The Prime Minister’s announcement of an additional £50 million for three years on counter-IED and intelligence work is very welcome. Will that money come as an urgent operational requirement from the Treasury, or will it come from within the existing defence budget?
The Chancellor reported in the pre-Budget report that expenditure on Afghanistan from the reserve was something in the order of £600 million three years ago. It will be almost £4.5 billion in the next two years. That is as a result of additional money made available by the Treasury.
Very recently, seven Taliban attacked a convoy that was being protected by 300 members of the Afghan army. Almost all those 300 fled the scene immediately, and one of their generals said that they have no motivation to risk their lives for an election-rigging President, for their own country or for the international community. The Afghan police are a lawless bunch of depraved thieves. Does the Prime Minister really believe that we can build a solid security service on those collapsing foundations?
There are two views we can take about Afghanistan, and my hon. Friend takes a different one from mine. The first view is that the Taliban have a huge amount of support in Afghanistan and the Afghan people will not resist them. The second view, however, is the one I take—that the Taliban have very limited public support from the people of Afghanistan. All opinion polls show, and all the evidence that we have is, that the public do not want the Taliban to return in Afghanistan. The public know the damage that the Taliban did in the past; they know the threat to women’s rights; they know the damage that was done to children’s education; and they know the justice that the Taliban meted out unfairly, particularly against women. Our best estimate is that the people of Afghanistan, by a very substantial majority, do not want the Taliban to return to government. The people want to be assured that there is security, guaranteed by Afghan forces and by the alliance forces working together. Over time, they will want to see security kept by the Afghan army, Afghan police and Afghan security services, and that is what our strategy, which we have proposed for some time, is working towards. I do not accept my hon. Friend’s initial premise that the Taliban have anything like the support that he suggests.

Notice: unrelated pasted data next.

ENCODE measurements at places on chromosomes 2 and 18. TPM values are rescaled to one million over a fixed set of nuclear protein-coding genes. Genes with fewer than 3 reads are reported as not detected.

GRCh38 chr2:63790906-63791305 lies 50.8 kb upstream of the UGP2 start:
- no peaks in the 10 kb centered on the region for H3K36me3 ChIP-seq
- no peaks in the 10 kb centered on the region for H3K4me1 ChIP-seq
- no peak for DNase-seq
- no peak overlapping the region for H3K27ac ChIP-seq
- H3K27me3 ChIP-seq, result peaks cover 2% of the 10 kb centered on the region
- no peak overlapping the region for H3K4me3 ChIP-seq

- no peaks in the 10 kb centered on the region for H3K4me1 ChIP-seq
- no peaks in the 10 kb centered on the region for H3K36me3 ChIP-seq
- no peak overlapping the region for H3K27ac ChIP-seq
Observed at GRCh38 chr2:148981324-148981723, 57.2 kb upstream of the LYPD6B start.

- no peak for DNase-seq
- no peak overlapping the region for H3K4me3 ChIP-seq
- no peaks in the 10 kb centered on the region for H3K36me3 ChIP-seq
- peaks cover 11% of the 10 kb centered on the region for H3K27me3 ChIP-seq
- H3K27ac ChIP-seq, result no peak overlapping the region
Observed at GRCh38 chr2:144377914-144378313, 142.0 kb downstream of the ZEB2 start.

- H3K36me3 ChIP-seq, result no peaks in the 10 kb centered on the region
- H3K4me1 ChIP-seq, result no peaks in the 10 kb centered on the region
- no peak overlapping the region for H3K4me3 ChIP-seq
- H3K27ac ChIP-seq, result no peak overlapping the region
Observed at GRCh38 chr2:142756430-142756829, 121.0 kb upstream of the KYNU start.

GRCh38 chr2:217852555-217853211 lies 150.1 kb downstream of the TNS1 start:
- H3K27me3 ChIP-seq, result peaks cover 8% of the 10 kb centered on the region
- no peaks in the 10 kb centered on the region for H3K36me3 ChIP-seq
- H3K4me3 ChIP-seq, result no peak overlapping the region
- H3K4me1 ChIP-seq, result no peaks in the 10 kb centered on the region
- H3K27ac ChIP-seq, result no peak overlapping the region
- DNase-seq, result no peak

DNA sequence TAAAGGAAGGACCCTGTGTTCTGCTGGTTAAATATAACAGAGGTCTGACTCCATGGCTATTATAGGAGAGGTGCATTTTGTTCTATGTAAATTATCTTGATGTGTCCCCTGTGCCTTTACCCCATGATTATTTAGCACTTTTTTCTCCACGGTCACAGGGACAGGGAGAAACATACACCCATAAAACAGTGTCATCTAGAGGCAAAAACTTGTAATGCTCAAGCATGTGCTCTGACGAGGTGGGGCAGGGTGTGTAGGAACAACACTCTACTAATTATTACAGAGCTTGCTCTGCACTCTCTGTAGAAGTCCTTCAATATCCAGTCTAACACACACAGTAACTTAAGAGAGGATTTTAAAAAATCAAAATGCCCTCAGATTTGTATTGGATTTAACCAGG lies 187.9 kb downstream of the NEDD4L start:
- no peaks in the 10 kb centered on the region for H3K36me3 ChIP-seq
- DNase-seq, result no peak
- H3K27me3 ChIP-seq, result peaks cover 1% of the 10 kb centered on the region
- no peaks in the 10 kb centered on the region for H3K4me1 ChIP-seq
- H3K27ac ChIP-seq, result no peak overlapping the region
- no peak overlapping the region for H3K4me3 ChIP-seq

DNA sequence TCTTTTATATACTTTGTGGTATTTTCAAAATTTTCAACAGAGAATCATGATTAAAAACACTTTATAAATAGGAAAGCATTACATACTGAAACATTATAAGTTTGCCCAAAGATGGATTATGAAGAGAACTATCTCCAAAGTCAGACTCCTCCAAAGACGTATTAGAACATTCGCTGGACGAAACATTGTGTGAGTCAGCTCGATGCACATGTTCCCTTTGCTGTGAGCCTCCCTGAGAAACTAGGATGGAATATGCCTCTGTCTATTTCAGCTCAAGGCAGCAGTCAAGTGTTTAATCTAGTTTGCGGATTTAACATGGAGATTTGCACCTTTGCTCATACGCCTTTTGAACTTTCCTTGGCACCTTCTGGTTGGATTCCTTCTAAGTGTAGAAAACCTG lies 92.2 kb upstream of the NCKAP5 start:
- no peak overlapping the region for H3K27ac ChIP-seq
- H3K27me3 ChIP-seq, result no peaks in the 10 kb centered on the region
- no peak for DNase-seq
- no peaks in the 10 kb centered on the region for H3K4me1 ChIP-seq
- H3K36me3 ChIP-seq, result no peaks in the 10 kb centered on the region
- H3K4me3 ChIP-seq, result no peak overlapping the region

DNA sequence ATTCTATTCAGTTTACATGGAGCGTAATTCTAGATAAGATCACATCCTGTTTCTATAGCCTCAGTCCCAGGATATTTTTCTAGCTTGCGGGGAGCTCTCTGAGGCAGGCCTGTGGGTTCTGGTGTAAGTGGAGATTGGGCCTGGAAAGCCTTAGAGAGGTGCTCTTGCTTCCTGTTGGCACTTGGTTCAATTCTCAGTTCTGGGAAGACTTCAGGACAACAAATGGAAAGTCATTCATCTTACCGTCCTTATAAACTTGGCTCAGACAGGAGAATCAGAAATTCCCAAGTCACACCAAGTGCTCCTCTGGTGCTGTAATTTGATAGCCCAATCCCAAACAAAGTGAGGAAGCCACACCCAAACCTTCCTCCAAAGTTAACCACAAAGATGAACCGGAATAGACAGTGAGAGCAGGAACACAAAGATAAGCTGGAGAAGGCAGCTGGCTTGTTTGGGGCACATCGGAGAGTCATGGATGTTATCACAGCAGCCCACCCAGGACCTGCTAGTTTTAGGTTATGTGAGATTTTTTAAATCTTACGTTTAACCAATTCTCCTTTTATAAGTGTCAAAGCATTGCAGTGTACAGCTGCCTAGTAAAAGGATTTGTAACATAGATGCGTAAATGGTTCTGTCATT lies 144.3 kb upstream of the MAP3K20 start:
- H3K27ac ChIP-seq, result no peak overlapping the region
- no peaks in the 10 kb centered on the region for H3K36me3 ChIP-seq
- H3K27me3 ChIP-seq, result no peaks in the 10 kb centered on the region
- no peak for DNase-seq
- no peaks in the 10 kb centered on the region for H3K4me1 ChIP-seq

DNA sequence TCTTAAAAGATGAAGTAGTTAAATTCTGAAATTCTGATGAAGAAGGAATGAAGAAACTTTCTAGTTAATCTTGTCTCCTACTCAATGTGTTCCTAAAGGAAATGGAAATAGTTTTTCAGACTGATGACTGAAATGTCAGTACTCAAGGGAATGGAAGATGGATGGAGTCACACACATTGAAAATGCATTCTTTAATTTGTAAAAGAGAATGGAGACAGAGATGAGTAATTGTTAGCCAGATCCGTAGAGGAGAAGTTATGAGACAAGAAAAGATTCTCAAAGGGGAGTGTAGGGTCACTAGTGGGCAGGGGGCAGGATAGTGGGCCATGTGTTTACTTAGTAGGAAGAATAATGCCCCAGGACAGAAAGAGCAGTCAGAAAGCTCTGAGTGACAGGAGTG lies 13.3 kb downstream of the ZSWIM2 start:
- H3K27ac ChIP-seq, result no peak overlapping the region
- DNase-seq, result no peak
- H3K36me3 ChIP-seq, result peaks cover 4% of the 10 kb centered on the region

I think the hon. Gentleman has got to understand that the total amount of additional public expenditure—on top of the defence budget—in Iraq and Afghanistan is £14 billion. That is on top of the defence budget; that is additional to a rising defence budget. I think he has got to understand also the scale of the investment that we have made in equipment, which is in the order of £5 billion. He should look at the overall amount of money that has been invested in Afghanistan, including £1 billion alone in new equipment for vehicles, as well as the extra investment in helicopters and IED equipment. The total sum for equipment is £5 billion, much of it spent in the past two years to make for better vehicles. In the Chancellor’s pre-Budget report we have allocated, as the hon. Gentleman knows, in the reserve sufficient funds for Afghanistan in the coming year. I do not think his criticism of us should be that we have spent too little on or invested too little in the safety of our forces. We have done whatever is necessary.
Is the Prime Minister aware that the whole House will be much encouraged by his trip to Afghanistan, in particular his direct conversations with President Karzai? The number of troops being committed is very encouraging, but the quality, as my right hon. Friend knows, will be very important too. That will depend on provincial governments, so could we see a start by President Karzai on some reorganisation of the Kandahar provincial government, which is so central to the problems associated with corruption?
I talked to President Karzai about the governorships of Kandahar and Helmand, and about the appointments that he will make to his Cabinet in the next few days. My hon. Friend is absolutely right: it is the quality of local government on the ground, the quality of the Afghan army and, particularly over time, the quality of the police in Afghanistan that will be so vital to success in the future. But what I saw yesterday was Afghan recruits training, at a high level of demand from the British trainers, and acquitting themselves well. What I have also seen in Governor Mangal in Helmand is a governor who can show that you can get resources directly to the people and build up a system of law. Wherever that is not happening, action should be taken, and we will give our views directly to President Karzai.
The Prime Minister did not answer the leader of the Liberal Democrats on the case for going to war in Iraq on the grounds that it would be inappropriate because an inquiry on that is being held at the moment. Does he believe, then, that his Defence Secretary’s remarks on condemning going to war without giving correct proof were inappropriate?
The Prime Minister is well aware that all wars have to end with some kind of political settlement or negotiation. We are now in our ninth year of this war in Afghanistan; billions have been spent and thousands of lives have been lost. At what point does he envisage some kind of political engagement with those people in Afghanistan who are not supporters of Karzai and his corrupt Government, but who want some other solution?